Projects per year
The initial period of the modern animal welfare debate was characterized by the use of legislation to preventanimal cruelty and to implement minimum legal standards for example in relation to housing conditions. The early2000s saw governments shift away from a legislation only approach towards what could be referred to as a policyof ‘shared responsibilities’, including a recognised role for consumers and importance of the choices they make intheir food purchases. At the same time various approaches to farm assurance were being developed. Whilst theprimary aim of farm assurance was to increase consumer confidence in food safety, it opened up possibilities forinforming consumers about a range of food qualities and attributes including those related to ethical andsustainable food production (see other talks in this workshop).The aim of this short presentation is to acknowledge the important role that consumer choices can play inimproving animal welfare, but at the same time to be aware of potential limitations to demand-side solutions inresolving intransigent farm animal welfare issues.There are cases where it could be argued that the market has worked to reduce market failure and lead toimproved animal welfare, e.g., the substantial increase in non-caged egg production. It is also possible to arguethat in other situations improved labelling or information transfer to consumers could help close the attitudeconsumer behaviour gap. It is further possible that more radical changes such as introduction of trading schemesfor ‘animal welfare units’ could help further in reducing farm animal welfare market failures.However, there may be limits to consumer-driven approaches to improving farm animal welfare; a recent studyconcluded that consumer demand alone could not be expected to secure improved pig welfare suggesting theneed for the use of other market-driven approaches. It may also be an appropriate point to return to consideringthe role of governments in farm animal welfare improvements. For example, a recently published food strategyaddressing major issues facing the food system proposes an interventionist strategy involving government andbusiness as: ‘Transforming the food system will require change at all levels: structural, cultural, local andindividual.’ In conclusion we perhaps should be cautious in putting too much emphasis on individuals’ behaviouralchange if our aim is to make significant improvements to farm animal welfare.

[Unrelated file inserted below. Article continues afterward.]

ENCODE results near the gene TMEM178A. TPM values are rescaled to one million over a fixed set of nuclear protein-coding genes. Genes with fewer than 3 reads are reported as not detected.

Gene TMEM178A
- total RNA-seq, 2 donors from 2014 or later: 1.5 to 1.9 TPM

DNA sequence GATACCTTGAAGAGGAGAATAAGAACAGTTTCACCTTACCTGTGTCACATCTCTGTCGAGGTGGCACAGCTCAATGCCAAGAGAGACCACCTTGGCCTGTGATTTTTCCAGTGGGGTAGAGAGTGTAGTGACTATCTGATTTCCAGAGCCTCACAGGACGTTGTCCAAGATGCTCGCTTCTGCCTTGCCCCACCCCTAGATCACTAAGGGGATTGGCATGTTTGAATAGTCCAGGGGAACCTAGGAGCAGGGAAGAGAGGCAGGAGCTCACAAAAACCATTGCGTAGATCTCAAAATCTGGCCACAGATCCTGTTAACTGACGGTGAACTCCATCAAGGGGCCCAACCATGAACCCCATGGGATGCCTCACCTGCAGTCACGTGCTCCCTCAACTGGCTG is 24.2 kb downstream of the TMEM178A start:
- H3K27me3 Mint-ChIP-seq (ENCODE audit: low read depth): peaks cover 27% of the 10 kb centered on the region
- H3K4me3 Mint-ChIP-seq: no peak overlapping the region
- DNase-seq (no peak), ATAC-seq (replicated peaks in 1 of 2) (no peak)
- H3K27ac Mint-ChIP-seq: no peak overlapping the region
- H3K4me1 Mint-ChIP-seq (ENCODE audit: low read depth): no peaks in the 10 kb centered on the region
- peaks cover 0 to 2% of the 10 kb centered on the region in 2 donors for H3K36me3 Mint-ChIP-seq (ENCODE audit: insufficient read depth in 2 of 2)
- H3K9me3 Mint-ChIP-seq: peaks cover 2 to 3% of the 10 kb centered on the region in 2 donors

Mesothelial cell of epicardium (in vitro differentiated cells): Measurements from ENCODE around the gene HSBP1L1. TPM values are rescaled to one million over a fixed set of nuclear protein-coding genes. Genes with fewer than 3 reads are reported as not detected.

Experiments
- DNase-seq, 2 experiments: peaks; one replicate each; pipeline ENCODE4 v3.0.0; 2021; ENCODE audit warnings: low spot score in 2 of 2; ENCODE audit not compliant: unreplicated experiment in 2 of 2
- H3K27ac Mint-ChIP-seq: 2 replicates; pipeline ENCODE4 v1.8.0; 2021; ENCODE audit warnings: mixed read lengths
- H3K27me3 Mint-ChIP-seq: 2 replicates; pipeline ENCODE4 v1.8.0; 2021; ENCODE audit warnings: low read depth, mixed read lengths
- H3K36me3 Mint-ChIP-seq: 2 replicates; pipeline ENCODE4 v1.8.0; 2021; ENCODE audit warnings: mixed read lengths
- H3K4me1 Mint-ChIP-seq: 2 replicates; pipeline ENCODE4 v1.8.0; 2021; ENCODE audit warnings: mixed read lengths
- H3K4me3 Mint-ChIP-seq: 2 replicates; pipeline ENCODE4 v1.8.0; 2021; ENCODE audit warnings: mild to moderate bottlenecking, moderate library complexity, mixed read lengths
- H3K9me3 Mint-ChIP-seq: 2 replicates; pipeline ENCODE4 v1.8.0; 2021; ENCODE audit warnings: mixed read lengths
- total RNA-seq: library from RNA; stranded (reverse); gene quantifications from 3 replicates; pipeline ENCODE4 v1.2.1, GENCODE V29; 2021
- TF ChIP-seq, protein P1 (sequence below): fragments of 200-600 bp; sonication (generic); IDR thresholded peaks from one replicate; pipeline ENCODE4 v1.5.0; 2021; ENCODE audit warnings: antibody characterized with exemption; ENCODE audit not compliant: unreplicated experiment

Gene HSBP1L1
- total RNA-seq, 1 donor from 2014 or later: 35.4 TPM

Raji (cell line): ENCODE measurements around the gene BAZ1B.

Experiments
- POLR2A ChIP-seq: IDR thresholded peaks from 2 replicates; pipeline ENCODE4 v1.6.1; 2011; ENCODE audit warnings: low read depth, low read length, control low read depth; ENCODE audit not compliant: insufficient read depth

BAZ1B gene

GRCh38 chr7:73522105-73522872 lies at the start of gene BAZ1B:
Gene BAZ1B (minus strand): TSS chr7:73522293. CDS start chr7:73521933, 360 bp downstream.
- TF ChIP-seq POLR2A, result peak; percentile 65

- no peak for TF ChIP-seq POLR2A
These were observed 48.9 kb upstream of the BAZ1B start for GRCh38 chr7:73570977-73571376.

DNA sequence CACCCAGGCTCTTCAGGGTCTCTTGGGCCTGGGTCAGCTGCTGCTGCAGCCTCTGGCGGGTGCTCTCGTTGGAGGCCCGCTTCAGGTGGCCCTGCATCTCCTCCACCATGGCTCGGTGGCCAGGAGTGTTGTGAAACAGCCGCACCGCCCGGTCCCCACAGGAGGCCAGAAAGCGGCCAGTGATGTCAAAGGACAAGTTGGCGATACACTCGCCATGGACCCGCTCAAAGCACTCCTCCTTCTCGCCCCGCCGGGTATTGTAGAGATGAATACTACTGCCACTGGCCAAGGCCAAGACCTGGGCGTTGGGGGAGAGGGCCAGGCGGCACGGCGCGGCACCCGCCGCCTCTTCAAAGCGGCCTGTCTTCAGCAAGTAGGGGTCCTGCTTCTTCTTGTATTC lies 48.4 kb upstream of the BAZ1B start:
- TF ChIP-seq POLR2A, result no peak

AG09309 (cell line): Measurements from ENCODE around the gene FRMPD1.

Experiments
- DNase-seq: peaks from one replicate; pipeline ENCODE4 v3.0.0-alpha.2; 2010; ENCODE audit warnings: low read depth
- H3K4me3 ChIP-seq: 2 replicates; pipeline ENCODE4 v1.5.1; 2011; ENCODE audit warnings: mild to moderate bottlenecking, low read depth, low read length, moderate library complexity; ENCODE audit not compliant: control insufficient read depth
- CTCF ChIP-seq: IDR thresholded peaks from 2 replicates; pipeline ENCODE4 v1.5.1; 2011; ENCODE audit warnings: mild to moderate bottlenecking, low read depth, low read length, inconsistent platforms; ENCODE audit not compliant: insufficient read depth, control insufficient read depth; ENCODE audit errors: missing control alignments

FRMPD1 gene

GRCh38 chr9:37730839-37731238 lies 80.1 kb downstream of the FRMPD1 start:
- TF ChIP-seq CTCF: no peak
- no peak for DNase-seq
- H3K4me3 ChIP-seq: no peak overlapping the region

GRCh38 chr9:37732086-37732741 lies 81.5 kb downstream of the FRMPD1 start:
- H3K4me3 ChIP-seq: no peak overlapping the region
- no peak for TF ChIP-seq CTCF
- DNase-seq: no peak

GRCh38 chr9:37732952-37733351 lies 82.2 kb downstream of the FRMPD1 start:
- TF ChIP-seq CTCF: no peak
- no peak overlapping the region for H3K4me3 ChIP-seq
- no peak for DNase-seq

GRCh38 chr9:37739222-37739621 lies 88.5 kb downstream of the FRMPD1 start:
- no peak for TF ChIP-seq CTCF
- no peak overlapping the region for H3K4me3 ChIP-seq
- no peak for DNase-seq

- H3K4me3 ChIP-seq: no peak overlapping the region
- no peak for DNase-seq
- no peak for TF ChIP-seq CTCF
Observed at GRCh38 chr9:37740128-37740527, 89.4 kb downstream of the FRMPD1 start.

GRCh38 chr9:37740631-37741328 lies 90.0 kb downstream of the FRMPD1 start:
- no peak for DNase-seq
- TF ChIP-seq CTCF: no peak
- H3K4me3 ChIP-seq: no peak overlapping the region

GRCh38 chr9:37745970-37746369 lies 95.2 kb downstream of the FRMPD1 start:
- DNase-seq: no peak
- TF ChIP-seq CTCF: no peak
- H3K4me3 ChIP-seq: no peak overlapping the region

|Number of pages||1|
|Publication status||Print publication - 28 Jun 2022|
|Event||UFAW International Conference 2022:|
Advancing Animal Welfare Science - Royal College of Physicians of Edinburgh , Edinburgh, United Kingdom
Duration: 28 Jun 2022 → 29 Jun 2022
|Conference||UFAW International Conference 2022:|
Advancing Animal Welfare Science
|Period||28/06/22 → 29/06/22|
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